Have you heard these words before?
I Promise to love and cherish you, for better or for worse, in sickness and in health, for richer or for poorer, forsaking all others, til death do us part.
These are promises that we have made or heard at marriage services – and it’s a joy to see many people live up to those promises through thick and thin – some share many, many years together. Some delight in one another and some fight like cats and dogs and yet grit their teeth and keep their promises.
What’s the challenge with these marriage promises? What’s our challenge with promises – not just marriage promises - all our promises? We’re sinful human beings living in a sinful world. We pray and ask God to bless our marriages and to help us with the promises we make. Having a sinful human nature and living in a sinful world doesn’t give us permission to break promises – nor does it give us an excuse to sin. But the problem with our promises is us.
How many of you have heard of Promise Keepers? It was a Christian ministry to men that featured big stadium events. I attended several of these stadium events 25 – 30 years ago. They were a significant move of God all across our country. They had a profound impact on me along with several of my buddies at church. It encouraged many men in their faith and encouraged them to be accountable to other men with regards to the promises we sought to keep. I’m so grateful to God for the ministry of Promise Keepers and yet I believe the focus was a little off. As Christians we are not so much Promise Keepers as Promise receivers. God is the one making the promises and God is the faithful promise keeper.
Did you catch all the promises in our Gospel passage today? We pick up John chapter six with the same verse we ended with last week. (The letter P stands for a promise from Jesus)
35 Jesus said to them, “ I am the bread of life; he who comes to Me will not hunger, and he who believes in Me will never thirst. P 36 But I said to you that you have seen Me, and yet do not believe. 37 All that the Father gives Me will come to Me, and the one who comes to Me I will certainly not cast out. P For I have come down from heaven, not to do My own will, but the will of Him who sent Me. p
39 This is the will of Him who sent Me, that of all that He has given Me I lose nothing, but raise it up on the last day. P For this is the will of My Father, that everyone who beholds the Son and believes in Him will have eternal life, P and I Myself will raise him up on the last day.” P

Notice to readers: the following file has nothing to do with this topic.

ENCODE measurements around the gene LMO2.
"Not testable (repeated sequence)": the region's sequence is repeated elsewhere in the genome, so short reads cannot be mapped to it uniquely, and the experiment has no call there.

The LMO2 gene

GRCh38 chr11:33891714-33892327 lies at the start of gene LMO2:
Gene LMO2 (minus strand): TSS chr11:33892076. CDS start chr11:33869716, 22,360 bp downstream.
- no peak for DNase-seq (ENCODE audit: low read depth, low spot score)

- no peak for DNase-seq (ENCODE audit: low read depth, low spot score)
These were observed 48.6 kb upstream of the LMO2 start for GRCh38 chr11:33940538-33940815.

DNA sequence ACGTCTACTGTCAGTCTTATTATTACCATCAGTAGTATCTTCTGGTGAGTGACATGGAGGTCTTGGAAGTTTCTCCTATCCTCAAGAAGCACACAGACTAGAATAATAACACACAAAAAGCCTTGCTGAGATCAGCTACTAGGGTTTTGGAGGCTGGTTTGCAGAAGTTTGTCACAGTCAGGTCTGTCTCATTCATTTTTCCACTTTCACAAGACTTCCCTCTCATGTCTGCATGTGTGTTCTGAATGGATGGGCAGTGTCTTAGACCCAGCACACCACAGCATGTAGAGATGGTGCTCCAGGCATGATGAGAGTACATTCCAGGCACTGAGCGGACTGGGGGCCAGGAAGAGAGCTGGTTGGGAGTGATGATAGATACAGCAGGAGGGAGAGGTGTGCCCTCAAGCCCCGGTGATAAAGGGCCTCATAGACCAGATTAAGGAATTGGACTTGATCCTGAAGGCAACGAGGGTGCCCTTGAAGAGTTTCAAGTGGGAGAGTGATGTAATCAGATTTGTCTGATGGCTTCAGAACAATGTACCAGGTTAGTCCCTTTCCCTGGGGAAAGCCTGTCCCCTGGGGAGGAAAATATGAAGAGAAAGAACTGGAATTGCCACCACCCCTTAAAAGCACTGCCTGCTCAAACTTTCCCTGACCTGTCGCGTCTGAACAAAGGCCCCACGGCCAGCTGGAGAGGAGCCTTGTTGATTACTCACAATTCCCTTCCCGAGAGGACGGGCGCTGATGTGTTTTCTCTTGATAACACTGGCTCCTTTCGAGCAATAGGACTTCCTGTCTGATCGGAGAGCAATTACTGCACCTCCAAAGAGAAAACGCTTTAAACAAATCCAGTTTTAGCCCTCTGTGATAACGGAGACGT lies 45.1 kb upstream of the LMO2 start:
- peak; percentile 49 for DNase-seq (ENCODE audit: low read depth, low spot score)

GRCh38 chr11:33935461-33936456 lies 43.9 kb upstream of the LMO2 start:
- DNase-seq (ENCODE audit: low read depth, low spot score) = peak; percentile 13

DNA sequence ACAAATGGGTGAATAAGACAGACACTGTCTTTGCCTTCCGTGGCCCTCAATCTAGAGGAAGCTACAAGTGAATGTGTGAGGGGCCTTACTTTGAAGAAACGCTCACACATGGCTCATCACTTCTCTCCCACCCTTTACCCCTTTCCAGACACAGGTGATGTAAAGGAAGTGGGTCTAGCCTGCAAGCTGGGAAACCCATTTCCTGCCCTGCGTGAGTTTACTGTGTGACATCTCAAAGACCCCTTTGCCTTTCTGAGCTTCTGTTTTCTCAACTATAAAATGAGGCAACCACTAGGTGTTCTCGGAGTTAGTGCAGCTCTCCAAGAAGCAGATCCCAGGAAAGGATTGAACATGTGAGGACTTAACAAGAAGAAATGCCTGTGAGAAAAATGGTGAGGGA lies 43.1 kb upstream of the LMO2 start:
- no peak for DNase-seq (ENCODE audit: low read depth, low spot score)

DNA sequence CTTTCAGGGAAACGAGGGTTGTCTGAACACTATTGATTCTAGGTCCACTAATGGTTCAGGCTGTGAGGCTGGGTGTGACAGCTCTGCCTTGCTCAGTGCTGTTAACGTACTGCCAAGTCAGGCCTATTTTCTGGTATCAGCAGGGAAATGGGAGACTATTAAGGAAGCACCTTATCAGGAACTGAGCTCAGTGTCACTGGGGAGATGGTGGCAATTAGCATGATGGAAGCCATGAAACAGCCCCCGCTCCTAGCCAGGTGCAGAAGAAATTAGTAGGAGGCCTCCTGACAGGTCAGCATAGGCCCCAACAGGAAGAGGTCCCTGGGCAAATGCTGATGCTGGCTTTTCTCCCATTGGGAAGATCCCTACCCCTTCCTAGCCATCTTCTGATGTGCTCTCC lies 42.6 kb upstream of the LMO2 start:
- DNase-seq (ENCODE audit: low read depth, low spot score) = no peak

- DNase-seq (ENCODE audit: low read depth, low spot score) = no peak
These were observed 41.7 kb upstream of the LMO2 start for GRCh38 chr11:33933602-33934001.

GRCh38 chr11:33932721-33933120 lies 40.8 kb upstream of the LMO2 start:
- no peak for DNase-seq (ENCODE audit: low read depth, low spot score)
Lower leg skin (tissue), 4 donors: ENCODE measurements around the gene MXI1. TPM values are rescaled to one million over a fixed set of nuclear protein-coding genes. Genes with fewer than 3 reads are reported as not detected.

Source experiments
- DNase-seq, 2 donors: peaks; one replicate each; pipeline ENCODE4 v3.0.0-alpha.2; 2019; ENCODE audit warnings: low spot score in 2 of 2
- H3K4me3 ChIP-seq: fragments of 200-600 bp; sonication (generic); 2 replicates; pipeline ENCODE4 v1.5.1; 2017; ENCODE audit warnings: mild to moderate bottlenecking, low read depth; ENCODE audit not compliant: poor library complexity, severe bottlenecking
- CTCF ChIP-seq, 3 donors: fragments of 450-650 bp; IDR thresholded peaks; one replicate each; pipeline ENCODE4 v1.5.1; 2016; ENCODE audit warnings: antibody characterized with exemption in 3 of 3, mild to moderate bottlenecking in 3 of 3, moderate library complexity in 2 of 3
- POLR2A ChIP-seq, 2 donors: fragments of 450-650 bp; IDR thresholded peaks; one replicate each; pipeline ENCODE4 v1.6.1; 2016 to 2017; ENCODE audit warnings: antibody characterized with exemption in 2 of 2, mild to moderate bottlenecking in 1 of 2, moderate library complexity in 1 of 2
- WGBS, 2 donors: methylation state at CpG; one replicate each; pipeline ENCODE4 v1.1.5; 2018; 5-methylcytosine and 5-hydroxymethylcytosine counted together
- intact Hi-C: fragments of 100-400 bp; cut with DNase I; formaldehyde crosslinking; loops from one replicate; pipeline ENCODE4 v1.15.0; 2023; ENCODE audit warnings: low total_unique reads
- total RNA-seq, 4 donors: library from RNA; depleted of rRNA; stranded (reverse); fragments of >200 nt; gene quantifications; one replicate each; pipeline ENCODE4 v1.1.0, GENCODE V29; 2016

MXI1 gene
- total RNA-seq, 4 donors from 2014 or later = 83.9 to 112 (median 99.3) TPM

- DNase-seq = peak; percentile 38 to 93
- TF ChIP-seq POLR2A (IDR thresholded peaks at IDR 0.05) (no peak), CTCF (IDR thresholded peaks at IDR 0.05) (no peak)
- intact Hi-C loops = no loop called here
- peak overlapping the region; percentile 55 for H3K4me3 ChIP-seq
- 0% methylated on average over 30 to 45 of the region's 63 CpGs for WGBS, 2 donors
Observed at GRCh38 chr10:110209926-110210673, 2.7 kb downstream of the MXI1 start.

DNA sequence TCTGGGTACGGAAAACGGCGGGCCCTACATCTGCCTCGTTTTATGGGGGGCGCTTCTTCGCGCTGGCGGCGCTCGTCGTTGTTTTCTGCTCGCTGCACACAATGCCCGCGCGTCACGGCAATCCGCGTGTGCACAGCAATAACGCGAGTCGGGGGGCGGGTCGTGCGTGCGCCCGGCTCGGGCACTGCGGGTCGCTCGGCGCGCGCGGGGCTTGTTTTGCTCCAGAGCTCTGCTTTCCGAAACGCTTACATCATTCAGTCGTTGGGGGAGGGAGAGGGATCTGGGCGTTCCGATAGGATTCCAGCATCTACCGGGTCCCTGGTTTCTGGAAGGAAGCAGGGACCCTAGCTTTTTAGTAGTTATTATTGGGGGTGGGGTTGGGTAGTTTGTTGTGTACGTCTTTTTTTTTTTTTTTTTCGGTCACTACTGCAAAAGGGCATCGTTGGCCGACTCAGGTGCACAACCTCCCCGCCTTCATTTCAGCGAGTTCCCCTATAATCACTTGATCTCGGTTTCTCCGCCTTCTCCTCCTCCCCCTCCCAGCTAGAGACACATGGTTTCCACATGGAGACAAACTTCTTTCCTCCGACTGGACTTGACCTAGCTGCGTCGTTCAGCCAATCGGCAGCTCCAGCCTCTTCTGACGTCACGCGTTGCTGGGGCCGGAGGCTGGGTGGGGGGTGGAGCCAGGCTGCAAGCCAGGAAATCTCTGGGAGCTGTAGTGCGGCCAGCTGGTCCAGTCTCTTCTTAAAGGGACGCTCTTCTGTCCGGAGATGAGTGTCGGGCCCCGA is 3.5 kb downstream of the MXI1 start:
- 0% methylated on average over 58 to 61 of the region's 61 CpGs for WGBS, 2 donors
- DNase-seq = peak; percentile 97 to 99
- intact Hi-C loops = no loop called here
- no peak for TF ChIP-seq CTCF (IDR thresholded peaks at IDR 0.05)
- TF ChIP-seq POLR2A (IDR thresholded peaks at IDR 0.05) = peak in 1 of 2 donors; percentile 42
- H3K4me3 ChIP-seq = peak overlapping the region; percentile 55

I figure 6 or 7 promises in these first 5 verses alone. Remember we read our Bibles with an eye to Law and Gospel. Where Law is what we are to do. It’s what God tells us to do or not do as in the Ten Commandments. Gospel is what God has done, is doing or will do for us. It’s a word of promise.
After Jesus dishes up all these promises His listeners grumble and say a few words. Jesus answers them and gets right back to making another six promises.
Jesus answered and said to them, “Do not grumble among yourselves. 44 No one can come to Me unless the Father who sent Me draws him; and I will raise him up on the last day. P
It is written in the prophets, ‘And they shall all be taught of God.’ Everyone who has heard and learned from the Father, comes to Me. P
Not that anyone has seen the Father, except the One who is from God; He has seen the Father. 47 Truly, truly, I say to you, he who believes has eternal life. P
I am the bread of life. 49Your fathers ate the manna in the wilderness, and they died. 50This is the bread which comes down out of heaven, So that one may eat of it and not die. I am the living bread that came down out of heaven; if anyone eats of this bread, he will live forever; P
and the bread also which I will give for the life of the world is My flesh P
This is gospel, gospel and more gospel and promise after promise. And what do all these promises have to do with? Your election, your salvation, and your eternal life.
The Father has given you to Jesus and Jesus has you. Think about that for a minute. Jesus is a gift to us that we celebrate most often at Christmas. But you are a gift too. You are a gift from God the Father to Jesus. And you are a gift that Jesus treasures. Jesus has promised not to toss you out. He’s not going to lose you. Jesus has a hold of you and He’s not letting go.